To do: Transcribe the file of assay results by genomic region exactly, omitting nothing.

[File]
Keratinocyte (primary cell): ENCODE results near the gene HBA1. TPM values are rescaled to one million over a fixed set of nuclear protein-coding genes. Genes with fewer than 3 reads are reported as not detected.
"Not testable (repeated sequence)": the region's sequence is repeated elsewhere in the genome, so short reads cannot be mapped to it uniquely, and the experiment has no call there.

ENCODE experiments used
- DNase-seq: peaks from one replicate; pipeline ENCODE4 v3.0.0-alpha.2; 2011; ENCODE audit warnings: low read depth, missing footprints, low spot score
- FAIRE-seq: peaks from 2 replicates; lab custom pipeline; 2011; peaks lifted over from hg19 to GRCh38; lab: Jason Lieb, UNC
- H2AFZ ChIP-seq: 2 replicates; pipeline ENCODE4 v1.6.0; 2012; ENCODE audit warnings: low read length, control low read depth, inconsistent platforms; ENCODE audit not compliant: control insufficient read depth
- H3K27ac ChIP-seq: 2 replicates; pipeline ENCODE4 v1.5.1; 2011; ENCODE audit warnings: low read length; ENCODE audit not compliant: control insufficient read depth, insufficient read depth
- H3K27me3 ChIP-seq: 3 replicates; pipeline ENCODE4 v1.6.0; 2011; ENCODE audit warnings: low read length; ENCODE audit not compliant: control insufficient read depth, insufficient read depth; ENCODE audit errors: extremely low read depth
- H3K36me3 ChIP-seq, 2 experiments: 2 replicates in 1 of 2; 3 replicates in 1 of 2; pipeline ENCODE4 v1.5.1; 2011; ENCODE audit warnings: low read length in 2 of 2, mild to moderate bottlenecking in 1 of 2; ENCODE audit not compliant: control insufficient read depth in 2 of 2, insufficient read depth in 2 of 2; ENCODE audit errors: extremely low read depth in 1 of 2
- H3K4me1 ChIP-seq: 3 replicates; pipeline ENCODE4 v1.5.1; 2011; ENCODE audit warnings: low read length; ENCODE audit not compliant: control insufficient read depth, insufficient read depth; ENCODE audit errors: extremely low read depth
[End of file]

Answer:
Keratinocyte (primary cell): ENCODE results near the gene HBA1. TPM values are rescaled to one million over a fixed set of nuclear protein-coding genes. Genes with fewer than 3 reads are reported as not detected.
"Not testable (repeated sequence)": the region's sequence is repeated elsewhere in the genome, so short reads cannot be mapped to it uniquely, and the experiment has no call there.

ENCODE experiments used
- DNase-seq: peaks from one replicate; pipeline ENCODE4 v3.0.0-alpha.2; 2011; ENCODE audit warnings: low read depth, missing footprints, low spot score
- FAIRE-seq: peaks from 2 replicates; lab custom pipeline; 2011; peaks lifted over from hg19 to GRCh38; lab: Jason Lieb, UNC
- H2AFZ ChIP-seq: 2 replicates; pipeline ENCODE4 v1.6.0; 2012; ENCODE audit warnings: low read length, control low read depth, inconsistent platforms; ENCODE audit not compliant: control insufficient read depth
- H3K27ac ChIP-seq: 2 replicates; pipeline ENCODE4 v1.5.1; 2011; ENCODE audit warnings: low read length; ENCODE audit not compliant: control insufficient read depth, insufficient read depth
- H3K27me3 ChIP-seq: 3 replicates; pipeline ENCODE4 v1.6.0; 2011; ENCODE audit warnings: low read length; ENCODE audit not compliant: control insufficient read depth, insufficient read depth; ENCODE audit errors: extremely low read depth
- H3K36me3 ChIP-seq, 2 experiments: 2 replicates in 1 of 2; 3 replicates in 1 of 2; pipeline ENCODE4 v1.5.1; 2011; ENCODE audit warnings: low read length in 2 of 2, mild to moderate bottlenecking in 1 of 2; ENCODE audit not compliant: control insufficient read depth in 2 of 2, insufficient read depth in 2 of 2; ENCODE audit errors: extremely low read depth in 1 of 2
- H3K4me1 ChIP-seq: 3 replicates; pipeline ENCODE4 v1.5.1; 2011; ENCODE audit warnings: low read length; ENCODE audit not compliant: control insufficient read depth, insufficient read depth; ENCODE audit errors: extremely low read depth